Give a Dreamy Sigh for My Painting Hero

10 Nov 2011

Taking just a few minutes to survey a scene and sketch it can help work out any challenges you might come across with the orientation of objects, color, and more.
Taking just a few minutes to survey a scene and sketch it can help work out any
challenges you might come across with the orientation of objects, color, and more.
Okay, it isn't a he or a she, but an 'it': composition! I know, not the handsome hunk you were hoping for, but composition is the crucial part of any painting or drawing that I don't think ever gets enough attention.

I was talking recently to a friend about how using the "rules" of composition—the Golden Section and the Rule of Thirds—can often backfire for artists because they think these are a cure-all. But they aren't. In fact, my friend joked that you should learn these rules and then instantly try to forget them, and to a certain extent it's true.

When you try too hard to adhere to the rules of composition, an artwork can look formulaic and a bit boring. But on the other hand, you want your painting or drawing to have structure and a way for the eye to go in and around it.

Here, the artist used sketching time
to develop the colors that would be
used throughout the entire work.
That's where sketching comes in handy. Spending just 15 minutes or so making several pencil sketches of different compositional arrangements makes all the difference in taking a work to the next level with confidence. A pencil sketch or watercolor sketch is an ideal way of figuring out compositional questions because they are so quick to do. Plus, you can explore possibilities that you might not try if you were jumping right into the work without doing any sketch drawing first.

That's where Mastering Sketching comes in for me. There are lessons in the book devoted entirely to composing a sketch and how to sketch while honing your selective composition skills. Selective being the key word here because an artist needs to know how to choose objects and arrangements to good effect for a successful finished painting or drawing.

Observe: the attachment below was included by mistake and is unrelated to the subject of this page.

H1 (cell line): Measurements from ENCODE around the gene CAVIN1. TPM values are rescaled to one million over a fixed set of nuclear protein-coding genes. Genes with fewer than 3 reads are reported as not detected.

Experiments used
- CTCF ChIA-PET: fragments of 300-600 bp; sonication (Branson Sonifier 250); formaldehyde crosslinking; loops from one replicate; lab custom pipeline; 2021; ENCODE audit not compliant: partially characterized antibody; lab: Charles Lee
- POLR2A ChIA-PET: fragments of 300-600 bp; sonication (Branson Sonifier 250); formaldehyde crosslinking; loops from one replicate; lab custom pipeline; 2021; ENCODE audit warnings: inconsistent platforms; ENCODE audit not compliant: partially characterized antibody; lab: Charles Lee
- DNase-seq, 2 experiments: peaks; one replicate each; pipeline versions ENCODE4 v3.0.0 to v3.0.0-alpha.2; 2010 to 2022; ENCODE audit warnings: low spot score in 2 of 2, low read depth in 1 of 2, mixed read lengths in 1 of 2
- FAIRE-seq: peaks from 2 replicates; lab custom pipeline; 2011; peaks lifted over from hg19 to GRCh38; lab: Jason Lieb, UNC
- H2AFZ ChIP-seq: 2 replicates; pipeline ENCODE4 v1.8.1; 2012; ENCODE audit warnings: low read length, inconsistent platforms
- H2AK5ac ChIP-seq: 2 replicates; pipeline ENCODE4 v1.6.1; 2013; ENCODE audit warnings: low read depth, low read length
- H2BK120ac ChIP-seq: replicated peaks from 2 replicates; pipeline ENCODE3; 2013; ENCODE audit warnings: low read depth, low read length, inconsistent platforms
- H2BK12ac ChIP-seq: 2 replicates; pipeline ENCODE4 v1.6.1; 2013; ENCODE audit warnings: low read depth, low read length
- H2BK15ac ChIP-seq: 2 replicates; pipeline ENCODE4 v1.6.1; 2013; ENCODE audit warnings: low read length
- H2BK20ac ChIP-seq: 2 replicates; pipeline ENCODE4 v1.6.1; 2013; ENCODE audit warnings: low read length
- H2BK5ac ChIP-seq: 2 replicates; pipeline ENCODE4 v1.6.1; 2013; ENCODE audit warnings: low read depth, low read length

That lesson was especially important for me to learn because in the past I've felt almost obligated to depict everything I see, to the detriment of my work. But no more! Mastering Sketching was just what I needed to realize that sketching practices aren't just for doing quick sketch drawings. They are building blocks for working in a way that make a difference for me no matter what I'm painting, drawing, or designing. I think it would prove the same for you. Enjoy!

P.S. Do you have any sketching ideas that I should be using? Leave a comment and let me know. Thanks!


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Mastering Sketching offers 40 carefully planned lessons devised to help artists put new theory and skills to good practice. Judy Martin guides you along the path of becoming comfortable sketching at your own pace, with exercises to help you from the first time you pick up a piece paper to when you finish perfecting your skills. This resource accommodates the needs of everyone from the complete beginner just getting started to the avid sketch artist looking to refine his/her craft.

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Comments

connieolson wrote
on 11 Nov 2011 3:31 PM

Courtney,

Your suggestions of books and continued emphasis on composition, etc. is exactly what artists need to hear.  So many struggle on their own through reading of books experimenting on how to become an artist.  Today, we have so many that call themselves an artist just because they picked up a brush or pencil.  As you know, during the Renaissance, a child of 12 would have studied with the master artist in town and stayed for many years, living there, seeing everyone working, observing the best way to achieve excellence.  What an experience!!!  Even in Ruben's day, they might study with one master for 3 to 6 years and then go out to become a traveling artist or a court painter, before they came back to their hometown to set up their own shop.  Unfortunately in the 1900's, it was easier to teach art history and art appreciation in colleges, and gradually the long instruction in art was replaced with 'just express yourself'.